On May 12th, former Mayor Willie Herenton withdrew from a debate with Congressman Steve Cohen that had been scheduled for last week on WREG Channel 13. Herenton said he withdrew because he didn't think two of the debate panelists — WREG's Norm Brewer and The Commercial Appeal's Otis Sanford — would be "fair" with him.
Cohen declined another debate, despite Herenton's apparent efforts to goad him into it. On the Flyer's website this week, Jackson Baker reported on an agreement that Herenton had signed with WMC Channel 5. Herenton's terms included demands that both candidates would stand for the entire debate and that anchor Joe Birch could not ask questions. Presumably, Birch's forthright interview with Herenton last summer led the former mayor to decide that Birch wouldn't be "fair" with him, as well.
I am of two minds about this. On one hand, I think it's entirely plausible that Herenton never wanted a debate in the first place and that all of this talk about a second debate is just gamesmanship designed to make it appear that Herenton is willing to go head-to-head and Cohen is not.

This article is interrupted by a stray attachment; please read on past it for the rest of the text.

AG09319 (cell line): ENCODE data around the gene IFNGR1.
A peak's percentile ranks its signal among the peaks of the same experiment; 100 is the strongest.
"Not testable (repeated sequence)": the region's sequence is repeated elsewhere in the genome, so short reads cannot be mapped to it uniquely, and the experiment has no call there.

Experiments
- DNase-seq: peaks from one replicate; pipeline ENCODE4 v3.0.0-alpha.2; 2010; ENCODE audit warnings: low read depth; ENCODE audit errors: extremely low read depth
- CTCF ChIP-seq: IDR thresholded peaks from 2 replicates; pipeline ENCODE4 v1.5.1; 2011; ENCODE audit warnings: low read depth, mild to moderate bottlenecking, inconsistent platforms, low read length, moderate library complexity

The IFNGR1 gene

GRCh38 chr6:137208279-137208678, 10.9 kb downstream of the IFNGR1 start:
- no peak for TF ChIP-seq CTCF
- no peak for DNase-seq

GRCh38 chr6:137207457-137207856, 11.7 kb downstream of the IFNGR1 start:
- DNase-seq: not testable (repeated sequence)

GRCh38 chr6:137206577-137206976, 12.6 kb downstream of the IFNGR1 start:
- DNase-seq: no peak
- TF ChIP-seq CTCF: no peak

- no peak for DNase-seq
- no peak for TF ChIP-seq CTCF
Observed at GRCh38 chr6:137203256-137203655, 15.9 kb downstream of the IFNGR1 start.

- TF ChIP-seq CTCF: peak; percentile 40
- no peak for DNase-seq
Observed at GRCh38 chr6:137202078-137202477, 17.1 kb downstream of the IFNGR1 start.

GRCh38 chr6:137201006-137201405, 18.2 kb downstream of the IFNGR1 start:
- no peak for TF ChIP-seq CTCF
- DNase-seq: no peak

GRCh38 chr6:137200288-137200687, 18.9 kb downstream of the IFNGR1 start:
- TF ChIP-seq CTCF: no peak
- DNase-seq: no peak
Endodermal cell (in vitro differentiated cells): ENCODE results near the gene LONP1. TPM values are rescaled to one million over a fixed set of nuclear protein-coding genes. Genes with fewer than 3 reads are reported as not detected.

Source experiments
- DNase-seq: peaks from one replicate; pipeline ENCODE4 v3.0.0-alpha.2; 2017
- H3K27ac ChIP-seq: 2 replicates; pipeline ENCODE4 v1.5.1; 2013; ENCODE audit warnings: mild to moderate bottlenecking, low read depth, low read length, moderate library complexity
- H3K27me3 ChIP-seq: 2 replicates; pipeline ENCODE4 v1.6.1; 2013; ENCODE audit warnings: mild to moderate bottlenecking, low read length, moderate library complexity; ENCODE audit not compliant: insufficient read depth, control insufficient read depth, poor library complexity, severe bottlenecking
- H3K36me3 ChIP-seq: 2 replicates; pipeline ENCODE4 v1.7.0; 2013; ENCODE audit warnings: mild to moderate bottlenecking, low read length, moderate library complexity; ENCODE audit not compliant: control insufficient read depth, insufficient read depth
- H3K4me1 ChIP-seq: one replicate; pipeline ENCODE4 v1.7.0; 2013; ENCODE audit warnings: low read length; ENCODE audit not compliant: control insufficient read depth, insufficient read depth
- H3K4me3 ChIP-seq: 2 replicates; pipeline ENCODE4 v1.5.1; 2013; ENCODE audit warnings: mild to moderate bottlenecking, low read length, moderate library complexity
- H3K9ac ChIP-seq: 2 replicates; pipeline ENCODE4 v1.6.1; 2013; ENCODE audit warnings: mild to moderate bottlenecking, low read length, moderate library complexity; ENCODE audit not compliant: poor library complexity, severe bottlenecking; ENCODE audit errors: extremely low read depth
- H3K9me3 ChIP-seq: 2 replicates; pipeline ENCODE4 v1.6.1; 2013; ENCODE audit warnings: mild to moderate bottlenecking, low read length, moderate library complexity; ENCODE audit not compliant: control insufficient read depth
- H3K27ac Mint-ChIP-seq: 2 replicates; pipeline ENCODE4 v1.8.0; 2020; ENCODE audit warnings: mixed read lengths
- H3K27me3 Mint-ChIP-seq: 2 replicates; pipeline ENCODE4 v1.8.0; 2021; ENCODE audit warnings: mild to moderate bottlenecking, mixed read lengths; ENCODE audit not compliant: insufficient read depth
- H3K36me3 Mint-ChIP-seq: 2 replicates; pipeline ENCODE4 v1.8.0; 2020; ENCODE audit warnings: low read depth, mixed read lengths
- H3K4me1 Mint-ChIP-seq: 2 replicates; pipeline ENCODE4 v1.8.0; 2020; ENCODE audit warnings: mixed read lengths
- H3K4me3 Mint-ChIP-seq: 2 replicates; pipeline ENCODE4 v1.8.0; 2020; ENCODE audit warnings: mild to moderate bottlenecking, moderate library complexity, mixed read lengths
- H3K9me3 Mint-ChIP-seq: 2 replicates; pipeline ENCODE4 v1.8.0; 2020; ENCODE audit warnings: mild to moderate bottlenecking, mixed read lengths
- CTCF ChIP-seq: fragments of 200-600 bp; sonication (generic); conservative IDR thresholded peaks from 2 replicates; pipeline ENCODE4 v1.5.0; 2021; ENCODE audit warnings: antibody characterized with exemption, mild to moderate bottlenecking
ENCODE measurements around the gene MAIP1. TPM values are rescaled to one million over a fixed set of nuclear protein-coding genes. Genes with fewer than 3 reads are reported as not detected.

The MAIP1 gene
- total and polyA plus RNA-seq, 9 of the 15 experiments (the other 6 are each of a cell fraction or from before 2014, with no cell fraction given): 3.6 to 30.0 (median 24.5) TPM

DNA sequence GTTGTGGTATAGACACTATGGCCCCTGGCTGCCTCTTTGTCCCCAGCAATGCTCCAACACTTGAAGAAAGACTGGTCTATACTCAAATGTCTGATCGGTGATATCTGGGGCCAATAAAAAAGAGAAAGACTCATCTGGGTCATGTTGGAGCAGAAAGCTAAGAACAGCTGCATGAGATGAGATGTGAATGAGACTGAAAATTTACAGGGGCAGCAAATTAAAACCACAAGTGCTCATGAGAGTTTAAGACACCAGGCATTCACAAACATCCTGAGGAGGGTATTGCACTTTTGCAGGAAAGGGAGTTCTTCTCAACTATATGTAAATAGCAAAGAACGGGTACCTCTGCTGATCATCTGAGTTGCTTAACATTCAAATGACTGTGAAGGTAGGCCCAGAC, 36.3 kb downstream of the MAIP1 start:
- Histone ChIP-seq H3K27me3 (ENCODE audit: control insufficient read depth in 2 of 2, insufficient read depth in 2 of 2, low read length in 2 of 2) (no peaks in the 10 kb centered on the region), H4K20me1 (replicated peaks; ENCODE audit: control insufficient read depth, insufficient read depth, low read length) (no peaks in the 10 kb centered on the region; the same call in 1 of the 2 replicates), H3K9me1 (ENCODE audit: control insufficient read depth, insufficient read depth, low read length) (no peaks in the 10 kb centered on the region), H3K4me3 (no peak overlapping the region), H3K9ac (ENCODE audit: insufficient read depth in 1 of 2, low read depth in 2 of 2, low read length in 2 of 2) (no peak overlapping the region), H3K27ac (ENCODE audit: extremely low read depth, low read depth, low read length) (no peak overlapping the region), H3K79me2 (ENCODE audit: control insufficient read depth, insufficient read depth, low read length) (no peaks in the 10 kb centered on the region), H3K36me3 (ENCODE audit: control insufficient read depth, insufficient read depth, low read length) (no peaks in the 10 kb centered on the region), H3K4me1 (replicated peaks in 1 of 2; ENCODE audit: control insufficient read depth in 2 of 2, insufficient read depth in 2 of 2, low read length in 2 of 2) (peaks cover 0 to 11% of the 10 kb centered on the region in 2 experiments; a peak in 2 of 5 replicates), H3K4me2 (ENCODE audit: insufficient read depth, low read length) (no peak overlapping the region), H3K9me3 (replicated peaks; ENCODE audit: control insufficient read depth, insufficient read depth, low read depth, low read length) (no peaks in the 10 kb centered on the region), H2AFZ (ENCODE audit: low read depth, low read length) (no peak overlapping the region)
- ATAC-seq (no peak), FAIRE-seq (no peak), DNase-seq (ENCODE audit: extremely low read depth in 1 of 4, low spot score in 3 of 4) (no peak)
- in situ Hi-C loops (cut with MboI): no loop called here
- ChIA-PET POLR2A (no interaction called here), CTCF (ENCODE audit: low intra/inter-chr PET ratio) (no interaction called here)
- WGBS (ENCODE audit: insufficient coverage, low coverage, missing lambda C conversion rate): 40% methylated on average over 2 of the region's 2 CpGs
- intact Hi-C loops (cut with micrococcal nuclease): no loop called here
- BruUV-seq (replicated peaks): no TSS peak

The other scenario is that Herenton wanted to debate but failed to recognize his position, namely that he is the underdog and no longer in a position to make demands of any sort.
Incumbents hold the upper hand in these situations. And those with a substantial lead in the polls try to avoid debates, because they have nothing to gain by putting their opponents on an equal footing. If the challenger doesn't have much money, the prospect of giving an opponent free air-time is even less appealing to an incumbent.
For perspective, reverse the roles. Let's say two-term Congressman Willie Herenton is being challenged by upstart Steve Cohen. Let's say further that Cohen backs out of a scheduled debate, saying he can't get "fair" questions from two of the town's premier journalists. Then he starts demanding that Herenton give him a second debate but insists that both candidates be seated and that yet another prominent local journalist be banned as a potential panelist.
Does anyone really think Congressman Herenton would agree to humor his impudent challenger? If so, I have some Banneker Estates property to sell you. If Herenton actually wanted a debate, he was incredibly naive about the nature of realpolitik. If he didn't want a debate, well, he got his wish.
(such a sky and such a sun
i never knew and neither did you
and everybody never breathed
quite so many kinds of yes) — e. e. cummings